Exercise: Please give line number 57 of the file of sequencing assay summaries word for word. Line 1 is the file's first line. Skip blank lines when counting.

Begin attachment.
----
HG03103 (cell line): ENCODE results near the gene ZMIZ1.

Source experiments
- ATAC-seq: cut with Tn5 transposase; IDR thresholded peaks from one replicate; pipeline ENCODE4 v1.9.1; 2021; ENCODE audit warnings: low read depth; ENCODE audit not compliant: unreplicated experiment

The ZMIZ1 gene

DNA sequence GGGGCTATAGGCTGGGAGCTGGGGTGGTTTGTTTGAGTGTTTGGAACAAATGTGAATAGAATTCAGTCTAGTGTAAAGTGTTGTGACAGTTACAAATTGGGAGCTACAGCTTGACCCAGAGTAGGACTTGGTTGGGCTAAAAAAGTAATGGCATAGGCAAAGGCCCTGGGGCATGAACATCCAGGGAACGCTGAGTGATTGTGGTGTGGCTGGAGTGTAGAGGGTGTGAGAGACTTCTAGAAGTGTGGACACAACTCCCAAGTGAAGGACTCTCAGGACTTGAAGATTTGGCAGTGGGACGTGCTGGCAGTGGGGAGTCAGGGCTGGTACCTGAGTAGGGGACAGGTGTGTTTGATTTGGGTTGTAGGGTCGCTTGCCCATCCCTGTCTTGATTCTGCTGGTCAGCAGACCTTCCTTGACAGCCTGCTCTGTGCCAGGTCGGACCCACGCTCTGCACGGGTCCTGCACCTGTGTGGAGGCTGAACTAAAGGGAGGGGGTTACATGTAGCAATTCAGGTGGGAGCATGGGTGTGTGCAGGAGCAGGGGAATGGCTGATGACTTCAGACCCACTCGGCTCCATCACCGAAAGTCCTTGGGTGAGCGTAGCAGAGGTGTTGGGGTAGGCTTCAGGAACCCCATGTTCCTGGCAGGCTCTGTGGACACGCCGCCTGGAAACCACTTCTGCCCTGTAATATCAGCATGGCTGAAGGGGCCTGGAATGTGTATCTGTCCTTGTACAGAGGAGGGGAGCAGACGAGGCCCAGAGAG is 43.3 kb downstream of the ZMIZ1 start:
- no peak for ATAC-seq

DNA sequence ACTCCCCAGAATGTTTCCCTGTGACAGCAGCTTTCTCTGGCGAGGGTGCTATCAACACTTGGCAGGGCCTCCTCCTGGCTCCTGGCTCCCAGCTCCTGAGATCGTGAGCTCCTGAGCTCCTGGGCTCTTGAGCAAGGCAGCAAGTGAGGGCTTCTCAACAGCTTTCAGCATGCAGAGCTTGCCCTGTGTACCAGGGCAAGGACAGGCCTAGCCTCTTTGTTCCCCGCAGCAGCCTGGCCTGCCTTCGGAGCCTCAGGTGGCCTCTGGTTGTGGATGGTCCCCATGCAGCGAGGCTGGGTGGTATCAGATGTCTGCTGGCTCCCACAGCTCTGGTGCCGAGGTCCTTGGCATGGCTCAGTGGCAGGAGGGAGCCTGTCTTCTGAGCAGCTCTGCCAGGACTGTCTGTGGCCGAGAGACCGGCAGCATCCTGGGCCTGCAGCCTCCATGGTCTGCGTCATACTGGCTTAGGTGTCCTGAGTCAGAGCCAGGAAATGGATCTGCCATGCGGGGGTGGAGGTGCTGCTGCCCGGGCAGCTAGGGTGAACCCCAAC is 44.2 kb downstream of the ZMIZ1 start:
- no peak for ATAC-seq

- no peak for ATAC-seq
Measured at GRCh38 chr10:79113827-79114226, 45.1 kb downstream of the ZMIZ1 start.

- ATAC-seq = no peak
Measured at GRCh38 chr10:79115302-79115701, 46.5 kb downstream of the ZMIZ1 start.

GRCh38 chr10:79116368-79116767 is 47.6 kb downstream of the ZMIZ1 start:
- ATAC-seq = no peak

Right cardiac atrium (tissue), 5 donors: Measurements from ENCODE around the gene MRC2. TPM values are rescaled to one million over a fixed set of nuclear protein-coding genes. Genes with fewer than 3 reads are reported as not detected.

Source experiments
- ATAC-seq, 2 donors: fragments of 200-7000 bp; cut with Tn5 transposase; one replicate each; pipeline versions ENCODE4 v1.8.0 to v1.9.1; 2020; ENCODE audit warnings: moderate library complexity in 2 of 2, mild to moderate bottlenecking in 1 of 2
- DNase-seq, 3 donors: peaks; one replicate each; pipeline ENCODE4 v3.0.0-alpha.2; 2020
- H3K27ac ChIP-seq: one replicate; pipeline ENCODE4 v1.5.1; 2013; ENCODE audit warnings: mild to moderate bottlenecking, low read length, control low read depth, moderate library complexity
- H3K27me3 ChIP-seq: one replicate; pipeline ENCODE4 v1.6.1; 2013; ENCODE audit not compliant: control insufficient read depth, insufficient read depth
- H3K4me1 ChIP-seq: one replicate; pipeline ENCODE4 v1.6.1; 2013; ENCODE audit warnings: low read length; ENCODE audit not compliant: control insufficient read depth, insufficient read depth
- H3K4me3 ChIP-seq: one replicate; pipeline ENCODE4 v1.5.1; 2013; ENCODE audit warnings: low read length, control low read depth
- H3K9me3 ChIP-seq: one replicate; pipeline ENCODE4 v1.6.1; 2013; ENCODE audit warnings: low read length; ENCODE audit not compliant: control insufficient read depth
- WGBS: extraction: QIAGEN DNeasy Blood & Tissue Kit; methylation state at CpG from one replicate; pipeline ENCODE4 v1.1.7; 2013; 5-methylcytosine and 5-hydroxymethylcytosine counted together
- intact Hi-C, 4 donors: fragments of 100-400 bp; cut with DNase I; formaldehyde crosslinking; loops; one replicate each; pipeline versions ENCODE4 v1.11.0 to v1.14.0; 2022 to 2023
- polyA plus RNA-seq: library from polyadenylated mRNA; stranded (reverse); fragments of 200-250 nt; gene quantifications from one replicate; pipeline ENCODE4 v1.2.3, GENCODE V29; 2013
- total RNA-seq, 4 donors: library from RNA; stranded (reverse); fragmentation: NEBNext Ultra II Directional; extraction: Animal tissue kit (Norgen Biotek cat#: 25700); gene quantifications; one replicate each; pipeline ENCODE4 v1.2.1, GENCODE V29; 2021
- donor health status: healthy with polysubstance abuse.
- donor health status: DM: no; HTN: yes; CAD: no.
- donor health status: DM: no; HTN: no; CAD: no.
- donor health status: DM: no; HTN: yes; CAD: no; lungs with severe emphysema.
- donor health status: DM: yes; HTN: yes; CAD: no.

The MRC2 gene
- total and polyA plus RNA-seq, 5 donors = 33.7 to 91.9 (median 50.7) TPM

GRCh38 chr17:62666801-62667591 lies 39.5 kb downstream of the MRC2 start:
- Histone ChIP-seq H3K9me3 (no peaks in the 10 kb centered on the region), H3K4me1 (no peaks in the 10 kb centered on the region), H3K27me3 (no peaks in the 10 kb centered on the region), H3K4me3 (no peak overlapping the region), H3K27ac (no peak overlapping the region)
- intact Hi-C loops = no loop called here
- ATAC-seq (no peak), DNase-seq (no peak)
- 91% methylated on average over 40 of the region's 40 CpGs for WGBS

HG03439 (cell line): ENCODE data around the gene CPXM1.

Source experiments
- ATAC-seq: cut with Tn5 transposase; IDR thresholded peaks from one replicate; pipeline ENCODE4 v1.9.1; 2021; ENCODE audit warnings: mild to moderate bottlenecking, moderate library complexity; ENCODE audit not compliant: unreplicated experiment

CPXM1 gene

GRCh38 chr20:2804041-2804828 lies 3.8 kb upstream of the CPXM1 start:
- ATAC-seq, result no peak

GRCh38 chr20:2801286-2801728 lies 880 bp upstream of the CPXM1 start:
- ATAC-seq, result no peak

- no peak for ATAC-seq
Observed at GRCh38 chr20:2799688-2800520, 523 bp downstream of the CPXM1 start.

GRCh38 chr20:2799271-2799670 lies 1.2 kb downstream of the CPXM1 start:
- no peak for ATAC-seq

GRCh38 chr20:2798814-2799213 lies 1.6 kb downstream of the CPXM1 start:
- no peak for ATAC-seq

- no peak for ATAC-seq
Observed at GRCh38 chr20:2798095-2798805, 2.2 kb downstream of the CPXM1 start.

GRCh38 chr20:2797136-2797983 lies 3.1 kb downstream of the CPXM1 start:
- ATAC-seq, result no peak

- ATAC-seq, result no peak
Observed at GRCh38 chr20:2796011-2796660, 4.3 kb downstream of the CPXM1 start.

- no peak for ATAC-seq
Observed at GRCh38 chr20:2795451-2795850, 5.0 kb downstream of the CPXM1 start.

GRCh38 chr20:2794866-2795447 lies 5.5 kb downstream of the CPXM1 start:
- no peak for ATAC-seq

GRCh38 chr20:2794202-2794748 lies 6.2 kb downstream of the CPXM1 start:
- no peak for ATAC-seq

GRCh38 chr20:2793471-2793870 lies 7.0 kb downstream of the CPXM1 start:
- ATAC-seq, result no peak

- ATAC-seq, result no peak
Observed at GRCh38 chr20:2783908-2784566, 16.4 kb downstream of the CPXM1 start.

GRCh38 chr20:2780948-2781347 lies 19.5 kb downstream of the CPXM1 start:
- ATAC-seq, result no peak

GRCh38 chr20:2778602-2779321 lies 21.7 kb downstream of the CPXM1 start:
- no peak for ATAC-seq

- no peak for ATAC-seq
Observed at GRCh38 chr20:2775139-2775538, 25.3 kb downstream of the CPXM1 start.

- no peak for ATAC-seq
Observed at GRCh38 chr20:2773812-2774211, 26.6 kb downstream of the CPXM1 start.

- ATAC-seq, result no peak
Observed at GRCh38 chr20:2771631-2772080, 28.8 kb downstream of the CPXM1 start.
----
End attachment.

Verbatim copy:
- ATAC-seq, result no peak